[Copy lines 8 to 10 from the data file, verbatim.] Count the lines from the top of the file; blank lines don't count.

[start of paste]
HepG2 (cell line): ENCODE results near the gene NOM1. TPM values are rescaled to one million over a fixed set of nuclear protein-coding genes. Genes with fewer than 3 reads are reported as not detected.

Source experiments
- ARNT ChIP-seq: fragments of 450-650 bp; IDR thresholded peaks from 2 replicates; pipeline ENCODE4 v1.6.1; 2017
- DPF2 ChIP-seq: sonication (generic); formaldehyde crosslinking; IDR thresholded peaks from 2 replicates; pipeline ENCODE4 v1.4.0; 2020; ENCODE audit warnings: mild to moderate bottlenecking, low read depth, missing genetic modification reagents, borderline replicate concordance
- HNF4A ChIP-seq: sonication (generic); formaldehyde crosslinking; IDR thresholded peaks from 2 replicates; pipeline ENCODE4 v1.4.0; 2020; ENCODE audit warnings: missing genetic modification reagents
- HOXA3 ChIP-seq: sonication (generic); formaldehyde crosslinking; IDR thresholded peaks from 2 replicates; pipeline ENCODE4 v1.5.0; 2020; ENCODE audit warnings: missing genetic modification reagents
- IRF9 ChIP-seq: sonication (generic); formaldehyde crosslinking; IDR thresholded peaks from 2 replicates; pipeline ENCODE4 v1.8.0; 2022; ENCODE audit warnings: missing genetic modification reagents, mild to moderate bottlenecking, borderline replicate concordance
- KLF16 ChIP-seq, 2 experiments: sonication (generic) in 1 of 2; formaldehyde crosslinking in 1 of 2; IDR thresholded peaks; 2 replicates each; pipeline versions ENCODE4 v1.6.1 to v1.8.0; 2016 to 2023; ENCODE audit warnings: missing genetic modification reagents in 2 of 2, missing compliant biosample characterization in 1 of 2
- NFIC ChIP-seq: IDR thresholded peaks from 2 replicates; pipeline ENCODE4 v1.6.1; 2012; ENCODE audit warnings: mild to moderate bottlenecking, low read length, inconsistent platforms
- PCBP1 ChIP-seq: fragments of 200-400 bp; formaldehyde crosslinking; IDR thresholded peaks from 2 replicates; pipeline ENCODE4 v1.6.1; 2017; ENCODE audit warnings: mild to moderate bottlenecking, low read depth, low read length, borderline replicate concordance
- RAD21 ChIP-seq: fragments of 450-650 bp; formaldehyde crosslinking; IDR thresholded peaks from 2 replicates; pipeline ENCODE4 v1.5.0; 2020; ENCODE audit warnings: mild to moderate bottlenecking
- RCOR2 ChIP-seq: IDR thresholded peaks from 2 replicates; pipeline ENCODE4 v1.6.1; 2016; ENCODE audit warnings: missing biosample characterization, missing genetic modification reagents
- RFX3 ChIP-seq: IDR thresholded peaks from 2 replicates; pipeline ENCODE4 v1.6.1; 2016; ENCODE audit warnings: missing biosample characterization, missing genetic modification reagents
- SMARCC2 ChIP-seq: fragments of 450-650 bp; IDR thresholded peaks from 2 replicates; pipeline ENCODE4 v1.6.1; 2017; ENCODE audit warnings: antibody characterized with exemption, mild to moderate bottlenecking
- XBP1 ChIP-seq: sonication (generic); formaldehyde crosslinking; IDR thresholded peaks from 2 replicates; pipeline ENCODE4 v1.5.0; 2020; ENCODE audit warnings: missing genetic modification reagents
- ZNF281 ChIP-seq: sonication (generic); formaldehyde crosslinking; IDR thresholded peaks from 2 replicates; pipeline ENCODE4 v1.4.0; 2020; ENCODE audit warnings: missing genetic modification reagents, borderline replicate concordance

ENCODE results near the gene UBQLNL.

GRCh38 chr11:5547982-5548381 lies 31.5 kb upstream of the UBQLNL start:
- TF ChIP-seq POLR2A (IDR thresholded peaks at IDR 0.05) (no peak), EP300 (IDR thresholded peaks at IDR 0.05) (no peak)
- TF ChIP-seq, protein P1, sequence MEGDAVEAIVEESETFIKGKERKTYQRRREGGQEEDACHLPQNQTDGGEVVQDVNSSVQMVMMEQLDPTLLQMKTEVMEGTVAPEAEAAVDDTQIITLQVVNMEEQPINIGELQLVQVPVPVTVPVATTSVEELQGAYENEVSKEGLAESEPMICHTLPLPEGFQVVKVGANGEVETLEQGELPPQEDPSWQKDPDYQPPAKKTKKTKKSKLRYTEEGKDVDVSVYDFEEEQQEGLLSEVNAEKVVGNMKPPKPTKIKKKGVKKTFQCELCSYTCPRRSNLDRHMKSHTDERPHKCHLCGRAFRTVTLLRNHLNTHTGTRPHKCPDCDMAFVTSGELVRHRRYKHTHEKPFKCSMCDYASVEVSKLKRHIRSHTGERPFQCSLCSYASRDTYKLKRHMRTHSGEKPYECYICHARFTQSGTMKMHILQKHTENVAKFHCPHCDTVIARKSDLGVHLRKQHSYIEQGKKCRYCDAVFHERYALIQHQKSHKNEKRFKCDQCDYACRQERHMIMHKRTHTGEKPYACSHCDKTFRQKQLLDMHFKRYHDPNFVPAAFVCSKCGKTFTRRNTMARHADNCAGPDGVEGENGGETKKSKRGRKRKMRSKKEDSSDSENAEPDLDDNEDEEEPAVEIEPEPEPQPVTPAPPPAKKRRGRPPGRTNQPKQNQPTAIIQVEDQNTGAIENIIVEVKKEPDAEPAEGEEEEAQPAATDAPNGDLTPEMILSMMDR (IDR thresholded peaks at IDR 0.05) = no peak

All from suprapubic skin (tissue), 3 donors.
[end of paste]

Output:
- KLF16 ChIP-seq, 2 experiments: sonication (generic) in 1 of 2; formaldehyde crosslinking in 1 of 2; IDR thresholded peaks; 2 replicates each; pipeline versions ENCODE4 v1.6.1 to v1.8.0; 2016 to 2023; ENCODE audit warnings: missing genetic modification reagents in 2 of 2, missing compliant biosample characterization in 1 of 2
- NFIC ChIP-seq: IDR thresholded peaks from 2 replicates; pipeline ENCODE4 v1.6.1; 2012; ENCODE audit warnings: mild to moderate bottlenecking, low read length, inconsistent platforms
- PCBP1 ChIP-seq: fragments of 200-400 bp; formaldehyde crosslinking; IDR thresholded peaks from 2 replicates; pipeline ENCODE4 v1.6.1; 2017; ENCODE audit warnings: mild to moderate bottlenecking, low read depth, low read length, borderline replicate concordance